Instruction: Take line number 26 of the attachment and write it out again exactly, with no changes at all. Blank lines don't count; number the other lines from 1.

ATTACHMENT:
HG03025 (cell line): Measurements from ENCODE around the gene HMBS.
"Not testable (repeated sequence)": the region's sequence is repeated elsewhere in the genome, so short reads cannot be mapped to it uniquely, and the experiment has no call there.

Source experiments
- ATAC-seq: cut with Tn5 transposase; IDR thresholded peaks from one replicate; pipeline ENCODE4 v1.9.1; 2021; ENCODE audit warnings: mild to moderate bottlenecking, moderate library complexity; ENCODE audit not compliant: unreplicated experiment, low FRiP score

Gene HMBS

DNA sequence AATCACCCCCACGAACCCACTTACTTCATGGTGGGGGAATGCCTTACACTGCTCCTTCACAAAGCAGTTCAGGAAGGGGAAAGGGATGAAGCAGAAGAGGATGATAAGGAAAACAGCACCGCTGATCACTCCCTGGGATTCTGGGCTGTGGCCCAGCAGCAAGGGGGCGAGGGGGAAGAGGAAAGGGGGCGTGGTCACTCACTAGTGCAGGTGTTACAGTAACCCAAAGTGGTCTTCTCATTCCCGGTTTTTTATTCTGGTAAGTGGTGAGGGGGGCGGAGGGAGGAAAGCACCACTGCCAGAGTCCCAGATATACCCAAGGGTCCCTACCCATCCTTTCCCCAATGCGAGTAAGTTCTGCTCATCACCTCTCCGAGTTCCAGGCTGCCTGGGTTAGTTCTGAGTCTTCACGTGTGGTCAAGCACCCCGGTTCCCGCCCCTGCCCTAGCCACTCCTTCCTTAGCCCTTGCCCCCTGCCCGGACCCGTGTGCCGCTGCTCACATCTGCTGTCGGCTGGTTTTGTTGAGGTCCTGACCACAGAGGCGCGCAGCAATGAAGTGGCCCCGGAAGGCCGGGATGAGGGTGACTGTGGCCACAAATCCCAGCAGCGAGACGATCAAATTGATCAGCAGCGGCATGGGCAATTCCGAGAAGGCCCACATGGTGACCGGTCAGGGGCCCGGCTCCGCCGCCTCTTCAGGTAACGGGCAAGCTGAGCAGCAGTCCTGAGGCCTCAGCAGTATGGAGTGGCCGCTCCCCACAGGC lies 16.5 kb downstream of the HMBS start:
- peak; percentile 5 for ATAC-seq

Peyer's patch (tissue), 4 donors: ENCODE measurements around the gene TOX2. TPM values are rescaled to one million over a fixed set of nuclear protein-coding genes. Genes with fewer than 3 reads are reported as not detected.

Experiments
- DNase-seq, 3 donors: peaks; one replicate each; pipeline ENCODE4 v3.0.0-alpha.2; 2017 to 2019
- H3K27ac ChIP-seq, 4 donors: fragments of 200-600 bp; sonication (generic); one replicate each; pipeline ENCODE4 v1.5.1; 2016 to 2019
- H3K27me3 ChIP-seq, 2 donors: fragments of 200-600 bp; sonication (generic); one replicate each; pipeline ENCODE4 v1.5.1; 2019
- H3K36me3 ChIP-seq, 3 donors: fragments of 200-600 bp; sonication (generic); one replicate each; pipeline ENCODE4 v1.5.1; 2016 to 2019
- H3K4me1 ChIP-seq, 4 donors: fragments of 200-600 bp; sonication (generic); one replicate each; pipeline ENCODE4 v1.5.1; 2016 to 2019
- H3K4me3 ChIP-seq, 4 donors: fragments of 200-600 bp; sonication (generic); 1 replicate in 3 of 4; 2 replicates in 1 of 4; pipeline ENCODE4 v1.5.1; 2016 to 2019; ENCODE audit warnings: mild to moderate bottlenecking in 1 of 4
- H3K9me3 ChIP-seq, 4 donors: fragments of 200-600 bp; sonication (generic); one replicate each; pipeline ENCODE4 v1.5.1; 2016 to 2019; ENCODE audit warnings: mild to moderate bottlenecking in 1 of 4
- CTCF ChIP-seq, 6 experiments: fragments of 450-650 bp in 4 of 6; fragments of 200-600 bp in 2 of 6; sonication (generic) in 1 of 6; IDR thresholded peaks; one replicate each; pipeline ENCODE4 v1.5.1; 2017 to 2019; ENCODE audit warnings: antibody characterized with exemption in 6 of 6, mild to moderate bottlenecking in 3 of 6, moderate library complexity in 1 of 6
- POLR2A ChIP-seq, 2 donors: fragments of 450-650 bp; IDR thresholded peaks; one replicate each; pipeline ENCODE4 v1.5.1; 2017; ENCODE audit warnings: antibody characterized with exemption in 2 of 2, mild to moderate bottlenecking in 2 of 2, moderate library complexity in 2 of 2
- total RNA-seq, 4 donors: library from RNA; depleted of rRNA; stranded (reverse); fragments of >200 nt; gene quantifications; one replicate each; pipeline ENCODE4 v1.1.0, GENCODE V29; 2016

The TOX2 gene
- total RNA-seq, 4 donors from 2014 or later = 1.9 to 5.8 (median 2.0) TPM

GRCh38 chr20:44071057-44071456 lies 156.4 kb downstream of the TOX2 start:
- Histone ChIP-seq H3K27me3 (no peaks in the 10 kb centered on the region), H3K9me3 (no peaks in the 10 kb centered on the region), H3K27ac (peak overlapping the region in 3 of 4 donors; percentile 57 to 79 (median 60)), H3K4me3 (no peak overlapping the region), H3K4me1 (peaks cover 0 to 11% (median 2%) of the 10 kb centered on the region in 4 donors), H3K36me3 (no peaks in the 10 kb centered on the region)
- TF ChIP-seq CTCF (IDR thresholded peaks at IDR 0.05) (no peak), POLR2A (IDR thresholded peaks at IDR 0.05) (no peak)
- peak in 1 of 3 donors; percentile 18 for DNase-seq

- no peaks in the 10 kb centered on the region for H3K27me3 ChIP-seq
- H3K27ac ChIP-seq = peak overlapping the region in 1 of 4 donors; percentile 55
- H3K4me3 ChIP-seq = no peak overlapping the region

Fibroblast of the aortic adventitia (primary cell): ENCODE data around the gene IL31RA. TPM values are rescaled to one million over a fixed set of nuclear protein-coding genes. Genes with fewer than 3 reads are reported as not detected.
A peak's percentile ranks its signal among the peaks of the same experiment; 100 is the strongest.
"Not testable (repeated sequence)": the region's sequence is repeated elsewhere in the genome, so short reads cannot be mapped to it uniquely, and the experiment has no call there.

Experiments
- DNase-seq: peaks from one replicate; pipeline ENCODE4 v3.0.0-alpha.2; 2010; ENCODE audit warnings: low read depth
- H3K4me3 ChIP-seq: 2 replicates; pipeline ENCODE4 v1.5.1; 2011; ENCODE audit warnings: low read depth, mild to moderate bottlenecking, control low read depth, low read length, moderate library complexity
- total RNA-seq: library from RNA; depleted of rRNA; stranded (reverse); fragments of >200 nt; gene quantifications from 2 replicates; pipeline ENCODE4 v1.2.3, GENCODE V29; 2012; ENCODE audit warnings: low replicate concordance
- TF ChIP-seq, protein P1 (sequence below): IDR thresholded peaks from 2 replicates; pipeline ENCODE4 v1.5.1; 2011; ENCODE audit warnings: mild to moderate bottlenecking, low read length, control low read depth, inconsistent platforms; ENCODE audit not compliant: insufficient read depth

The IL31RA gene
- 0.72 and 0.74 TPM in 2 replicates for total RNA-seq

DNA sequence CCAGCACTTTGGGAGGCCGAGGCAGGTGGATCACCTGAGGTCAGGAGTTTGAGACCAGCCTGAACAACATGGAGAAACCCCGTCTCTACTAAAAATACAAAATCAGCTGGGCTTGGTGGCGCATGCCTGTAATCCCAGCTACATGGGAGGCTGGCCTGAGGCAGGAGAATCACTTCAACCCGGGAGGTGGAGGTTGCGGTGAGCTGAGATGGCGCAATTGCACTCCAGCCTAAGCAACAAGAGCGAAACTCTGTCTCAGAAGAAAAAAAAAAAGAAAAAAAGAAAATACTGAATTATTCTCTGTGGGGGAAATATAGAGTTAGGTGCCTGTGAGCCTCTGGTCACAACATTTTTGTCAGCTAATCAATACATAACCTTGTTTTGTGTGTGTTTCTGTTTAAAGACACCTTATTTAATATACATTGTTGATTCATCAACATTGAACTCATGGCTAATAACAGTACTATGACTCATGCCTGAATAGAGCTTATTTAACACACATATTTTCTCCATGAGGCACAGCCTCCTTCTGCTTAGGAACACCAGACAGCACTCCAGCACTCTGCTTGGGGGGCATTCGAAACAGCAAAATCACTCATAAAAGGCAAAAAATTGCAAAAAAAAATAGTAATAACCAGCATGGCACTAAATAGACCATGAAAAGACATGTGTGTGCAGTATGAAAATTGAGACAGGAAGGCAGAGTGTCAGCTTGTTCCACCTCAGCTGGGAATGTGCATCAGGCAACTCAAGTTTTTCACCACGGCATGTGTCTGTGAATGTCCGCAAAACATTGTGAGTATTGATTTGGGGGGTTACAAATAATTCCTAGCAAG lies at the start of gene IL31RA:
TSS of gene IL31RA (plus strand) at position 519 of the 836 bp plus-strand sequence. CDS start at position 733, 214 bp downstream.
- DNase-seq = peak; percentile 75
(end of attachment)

- no peaks in the 10 kb centered on the region for H3K27me3 ChIP-seq